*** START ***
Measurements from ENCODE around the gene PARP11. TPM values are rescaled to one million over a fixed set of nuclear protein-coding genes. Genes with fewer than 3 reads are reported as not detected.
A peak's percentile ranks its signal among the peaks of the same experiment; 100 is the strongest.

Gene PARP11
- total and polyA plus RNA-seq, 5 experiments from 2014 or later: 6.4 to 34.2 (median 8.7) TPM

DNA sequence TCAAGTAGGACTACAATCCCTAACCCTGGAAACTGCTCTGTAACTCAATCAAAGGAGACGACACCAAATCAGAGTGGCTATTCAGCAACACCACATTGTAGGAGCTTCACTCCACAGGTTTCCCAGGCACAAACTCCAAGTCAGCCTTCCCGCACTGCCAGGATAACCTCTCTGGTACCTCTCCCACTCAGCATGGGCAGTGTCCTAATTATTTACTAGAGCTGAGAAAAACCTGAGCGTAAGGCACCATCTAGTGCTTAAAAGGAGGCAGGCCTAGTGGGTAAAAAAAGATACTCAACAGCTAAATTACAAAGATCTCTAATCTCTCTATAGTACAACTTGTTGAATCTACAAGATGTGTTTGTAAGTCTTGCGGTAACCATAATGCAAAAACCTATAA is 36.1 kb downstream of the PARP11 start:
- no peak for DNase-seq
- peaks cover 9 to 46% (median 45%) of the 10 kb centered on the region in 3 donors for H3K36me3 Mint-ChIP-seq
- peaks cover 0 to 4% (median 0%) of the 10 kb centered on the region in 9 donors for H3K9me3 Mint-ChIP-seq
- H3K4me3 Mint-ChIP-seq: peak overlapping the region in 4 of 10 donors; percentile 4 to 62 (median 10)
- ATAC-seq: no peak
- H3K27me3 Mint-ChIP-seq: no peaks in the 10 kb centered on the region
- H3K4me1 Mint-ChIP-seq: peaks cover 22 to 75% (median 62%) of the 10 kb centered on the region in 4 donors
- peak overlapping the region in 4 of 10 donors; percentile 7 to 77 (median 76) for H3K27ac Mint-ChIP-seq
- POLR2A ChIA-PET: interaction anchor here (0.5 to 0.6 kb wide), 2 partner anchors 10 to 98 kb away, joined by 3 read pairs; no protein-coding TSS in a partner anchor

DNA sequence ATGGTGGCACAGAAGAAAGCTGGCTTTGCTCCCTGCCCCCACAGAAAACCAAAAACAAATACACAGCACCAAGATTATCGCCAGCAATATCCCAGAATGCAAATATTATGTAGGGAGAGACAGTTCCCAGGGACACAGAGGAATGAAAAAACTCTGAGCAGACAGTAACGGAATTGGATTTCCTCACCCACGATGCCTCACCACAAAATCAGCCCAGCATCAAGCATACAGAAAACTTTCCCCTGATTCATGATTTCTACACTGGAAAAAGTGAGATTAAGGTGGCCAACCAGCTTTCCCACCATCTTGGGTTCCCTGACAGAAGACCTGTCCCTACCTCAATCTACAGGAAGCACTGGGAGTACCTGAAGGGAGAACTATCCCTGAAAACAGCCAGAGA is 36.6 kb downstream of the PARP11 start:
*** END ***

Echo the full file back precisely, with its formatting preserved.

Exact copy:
Measurements from ENCODE around the gene PARP11. TPM values are rescaled to one million over a fixed set of nuclear protein-coding genes. Genes with fewer than 3 reads are reported as not detected.
A peak's percentile ranks its signal among the peaks of the same experiment; 100 is the strongest.

Gene PARP11
- total and polyA plus RNA-seq, 5 experiments from 2014 or later: 6.4 to 34.2 (median 8.7) TPM

DNA sequence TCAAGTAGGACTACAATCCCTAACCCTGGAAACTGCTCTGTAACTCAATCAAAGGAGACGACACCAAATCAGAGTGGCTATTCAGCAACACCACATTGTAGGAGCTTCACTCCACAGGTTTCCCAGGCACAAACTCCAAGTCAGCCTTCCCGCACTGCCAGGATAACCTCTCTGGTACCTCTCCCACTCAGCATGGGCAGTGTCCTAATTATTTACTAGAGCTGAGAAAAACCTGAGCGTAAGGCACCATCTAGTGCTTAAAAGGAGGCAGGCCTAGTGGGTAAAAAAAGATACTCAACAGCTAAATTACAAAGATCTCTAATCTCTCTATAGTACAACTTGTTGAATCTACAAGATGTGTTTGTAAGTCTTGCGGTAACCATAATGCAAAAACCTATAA is 36.1 kb downstream of the PARP11 start:
- no peak for DNase-seq
- peaks cover 9 to 46% (median 45%) of the 10 kb centered on the region in 3 donors for H3K36me3 Mint-ChIP-seq
- peaks cover 0 to 4% (median 0%) of the 10 kb centered on the region in 9 donors for H3K9me3 Mint-ChIP-seq
- H3K4me3 Mint-ChIP-seq: peak overlapping the region in 4 of 10 donors; percentile 4 to 62 (median 10)
- ATAC-seq: no peak
- H3K27me3 Mint-ChIP-seq: no peaks in the 10 kb centered on the region
- H3K4me1 Mint-ChIP-seq: peaks cover 22 to 75% (median 62%) of the 10 kb centered on the region in 4 donors
- peak overlapping the region in 4 of 10 donors; percentile 7 to 77 (median 76) for H3K27ac Mint-ChIP-seq
- POLR2A ChIA-PET: interaction anchor here (0.5 to 0.6 kb wide), 2 partner anchors 10 to 98 kb away, joined by 3 read pairs; no protein-coding TSS in a partner anchor

DNA sequence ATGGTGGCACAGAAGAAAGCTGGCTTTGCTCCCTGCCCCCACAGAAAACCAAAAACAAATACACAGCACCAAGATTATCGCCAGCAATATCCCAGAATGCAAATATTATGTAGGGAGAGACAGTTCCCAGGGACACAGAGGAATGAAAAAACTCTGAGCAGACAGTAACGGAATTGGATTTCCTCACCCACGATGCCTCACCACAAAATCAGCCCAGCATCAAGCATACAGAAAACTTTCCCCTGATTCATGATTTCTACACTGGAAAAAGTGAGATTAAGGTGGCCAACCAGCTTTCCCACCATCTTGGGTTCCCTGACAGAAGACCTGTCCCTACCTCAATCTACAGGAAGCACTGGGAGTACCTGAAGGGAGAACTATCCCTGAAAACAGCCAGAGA is 36.6 kb downstream of the PARP11 start: